Changes in the neural vascular environment play a critical role in acute brain damage and chronic neurodegenerative disorders. Such injuries are characterized by inflammatory reactions that include possible alterations of the extracellular matrix and modifications of the blood-brain barrier (BBB) (Nih et al., 2018). Here, a review article compiles efforts employing iPSCs in biomaterial models of the BBB to analyze mechanisms of neurovascular diseases (Bosworth et al.), while a research article examines the role of BBB integrity on the functional behavior of intracortical electrodes (Falcone et al.).
Together, this Research Topic illustrates the current state-of-the-art and future opportunities for the development of biomaterials to sustain and support differentiation of cells involved in neurological conditions. Due to the complexity of the brain, further progress in this area will presumably be related to technological advances at multiple scales and from multiple disciplines. However, it is clear that biomaterial platforms will play an essential role in these ongoing and future efforts. They may: aid the development of models to study the dysregulation and degradation of neuronal architectures; act as templates to promote neural regeneration; facilitate study of the progression of a wide range of brain related diseases including trauma and cancer; and play a central role in the optimization and delivery of therapeutic strategies. As a result, we have been excited to help organize this Research Topic Biomaterials for Brain Therapy and Repair and hope it serves as a relevant and useful resource to our colleagues.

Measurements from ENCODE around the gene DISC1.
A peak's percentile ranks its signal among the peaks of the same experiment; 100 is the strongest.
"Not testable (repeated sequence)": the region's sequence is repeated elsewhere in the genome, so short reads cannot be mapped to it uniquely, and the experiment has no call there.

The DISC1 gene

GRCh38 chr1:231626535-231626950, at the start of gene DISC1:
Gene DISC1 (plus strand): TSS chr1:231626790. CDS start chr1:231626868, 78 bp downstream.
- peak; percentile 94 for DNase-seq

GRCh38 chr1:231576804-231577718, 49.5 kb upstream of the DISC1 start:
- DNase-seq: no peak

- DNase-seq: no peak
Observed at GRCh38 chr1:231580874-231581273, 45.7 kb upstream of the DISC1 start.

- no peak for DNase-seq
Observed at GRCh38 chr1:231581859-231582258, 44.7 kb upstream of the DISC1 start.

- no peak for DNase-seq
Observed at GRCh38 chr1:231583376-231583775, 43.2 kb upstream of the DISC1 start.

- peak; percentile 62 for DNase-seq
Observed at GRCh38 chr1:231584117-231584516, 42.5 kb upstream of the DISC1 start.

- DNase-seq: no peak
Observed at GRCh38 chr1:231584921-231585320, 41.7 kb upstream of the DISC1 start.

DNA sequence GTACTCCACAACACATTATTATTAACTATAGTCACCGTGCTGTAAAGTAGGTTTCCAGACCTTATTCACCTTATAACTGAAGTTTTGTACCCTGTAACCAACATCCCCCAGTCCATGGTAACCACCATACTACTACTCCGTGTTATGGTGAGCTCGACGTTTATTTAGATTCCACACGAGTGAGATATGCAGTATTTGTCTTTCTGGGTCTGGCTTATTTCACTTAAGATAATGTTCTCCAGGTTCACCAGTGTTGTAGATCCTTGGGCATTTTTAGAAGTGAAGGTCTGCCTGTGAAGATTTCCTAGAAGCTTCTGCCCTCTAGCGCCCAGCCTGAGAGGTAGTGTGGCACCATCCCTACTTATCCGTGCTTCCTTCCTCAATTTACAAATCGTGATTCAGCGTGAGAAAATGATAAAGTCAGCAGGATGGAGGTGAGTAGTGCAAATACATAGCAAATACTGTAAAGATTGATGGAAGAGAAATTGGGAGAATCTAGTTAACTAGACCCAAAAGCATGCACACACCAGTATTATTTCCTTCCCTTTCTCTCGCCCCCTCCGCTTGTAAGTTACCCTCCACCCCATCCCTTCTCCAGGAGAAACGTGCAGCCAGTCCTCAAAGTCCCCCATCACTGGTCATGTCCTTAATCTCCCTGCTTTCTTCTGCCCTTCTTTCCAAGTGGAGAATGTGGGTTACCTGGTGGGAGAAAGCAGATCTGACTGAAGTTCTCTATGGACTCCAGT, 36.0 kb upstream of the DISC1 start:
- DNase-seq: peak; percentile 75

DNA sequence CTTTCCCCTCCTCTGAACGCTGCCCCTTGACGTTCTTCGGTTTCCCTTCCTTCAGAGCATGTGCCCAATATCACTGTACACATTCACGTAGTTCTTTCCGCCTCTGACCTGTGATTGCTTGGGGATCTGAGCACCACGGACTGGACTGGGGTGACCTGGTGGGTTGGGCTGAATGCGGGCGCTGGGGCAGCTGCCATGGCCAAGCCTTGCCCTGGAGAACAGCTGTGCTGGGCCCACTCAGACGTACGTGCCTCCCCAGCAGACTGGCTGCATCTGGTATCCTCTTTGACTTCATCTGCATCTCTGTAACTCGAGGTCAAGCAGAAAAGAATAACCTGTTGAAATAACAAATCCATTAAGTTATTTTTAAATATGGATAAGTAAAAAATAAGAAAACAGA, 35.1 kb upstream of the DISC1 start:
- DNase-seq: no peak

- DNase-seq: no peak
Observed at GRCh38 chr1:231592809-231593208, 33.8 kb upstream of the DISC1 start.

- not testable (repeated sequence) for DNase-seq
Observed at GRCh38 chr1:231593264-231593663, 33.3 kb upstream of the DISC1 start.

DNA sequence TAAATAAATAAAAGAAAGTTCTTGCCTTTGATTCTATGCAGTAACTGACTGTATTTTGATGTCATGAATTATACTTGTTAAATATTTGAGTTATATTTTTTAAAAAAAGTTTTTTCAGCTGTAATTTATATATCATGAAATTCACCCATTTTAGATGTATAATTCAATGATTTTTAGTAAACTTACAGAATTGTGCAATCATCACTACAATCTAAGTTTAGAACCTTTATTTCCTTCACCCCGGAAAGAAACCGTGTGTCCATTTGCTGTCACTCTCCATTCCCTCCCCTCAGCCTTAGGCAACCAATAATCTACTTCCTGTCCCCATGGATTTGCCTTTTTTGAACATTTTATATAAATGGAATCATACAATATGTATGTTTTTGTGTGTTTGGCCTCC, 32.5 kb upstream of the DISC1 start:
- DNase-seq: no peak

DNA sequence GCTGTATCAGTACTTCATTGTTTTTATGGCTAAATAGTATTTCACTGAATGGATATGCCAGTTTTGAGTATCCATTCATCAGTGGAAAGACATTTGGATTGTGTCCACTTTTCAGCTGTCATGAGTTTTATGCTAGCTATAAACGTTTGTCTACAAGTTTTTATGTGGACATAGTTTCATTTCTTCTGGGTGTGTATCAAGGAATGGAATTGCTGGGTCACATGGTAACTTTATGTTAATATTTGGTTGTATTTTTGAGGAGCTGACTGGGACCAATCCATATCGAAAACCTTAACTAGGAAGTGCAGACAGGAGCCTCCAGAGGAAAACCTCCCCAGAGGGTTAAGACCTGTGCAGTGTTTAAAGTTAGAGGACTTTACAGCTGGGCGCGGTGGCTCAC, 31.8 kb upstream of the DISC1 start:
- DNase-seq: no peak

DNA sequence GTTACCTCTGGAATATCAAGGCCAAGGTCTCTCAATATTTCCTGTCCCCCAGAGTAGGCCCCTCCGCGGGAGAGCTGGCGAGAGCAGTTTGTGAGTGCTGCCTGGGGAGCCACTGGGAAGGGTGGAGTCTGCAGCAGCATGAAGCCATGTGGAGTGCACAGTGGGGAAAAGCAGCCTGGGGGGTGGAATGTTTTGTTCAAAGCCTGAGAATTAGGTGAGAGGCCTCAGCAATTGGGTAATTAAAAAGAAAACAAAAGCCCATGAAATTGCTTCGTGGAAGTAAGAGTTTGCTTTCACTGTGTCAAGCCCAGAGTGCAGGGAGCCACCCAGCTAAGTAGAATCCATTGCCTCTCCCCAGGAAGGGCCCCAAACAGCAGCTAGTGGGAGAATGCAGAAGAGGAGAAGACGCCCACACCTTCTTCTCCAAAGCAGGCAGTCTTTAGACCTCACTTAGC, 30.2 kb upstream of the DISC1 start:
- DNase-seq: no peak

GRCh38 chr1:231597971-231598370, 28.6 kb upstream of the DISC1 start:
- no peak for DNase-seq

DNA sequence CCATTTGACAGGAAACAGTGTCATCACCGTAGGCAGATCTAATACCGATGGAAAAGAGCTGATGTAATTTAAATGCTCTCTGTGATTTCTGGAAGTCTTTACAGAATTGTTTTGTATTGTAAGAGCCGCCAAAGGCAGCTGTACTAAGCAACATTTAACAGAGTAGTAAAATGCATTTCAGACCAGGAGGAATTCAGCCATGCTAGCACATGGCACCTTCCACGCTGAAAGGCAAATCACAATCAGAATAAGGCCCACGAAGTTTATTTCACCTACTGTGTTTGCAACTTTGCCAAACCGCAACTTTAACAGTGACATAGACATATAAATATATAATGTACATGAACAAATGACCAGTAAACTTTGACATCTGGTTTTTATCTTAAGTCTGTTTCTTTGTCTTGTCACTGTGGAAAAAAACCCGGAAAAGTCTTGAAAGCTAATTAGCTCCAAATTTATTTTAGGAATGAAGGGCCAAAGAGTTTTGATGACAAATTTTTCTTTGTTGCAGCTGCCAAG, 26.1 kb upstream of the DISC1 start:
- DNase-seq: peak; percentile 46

All authors listed have made a substantial, direct and intellectual contribution to the work, and approved it for publication.
Conflict of Interest Statement
The authors declare that the research was conducted in the absence of any commercial or financial relationships that could be construed as a potential conflict of interest.
The authors gratefully acknowledge support from the Scott H. Fisher IGB Graduate Student Research Fund.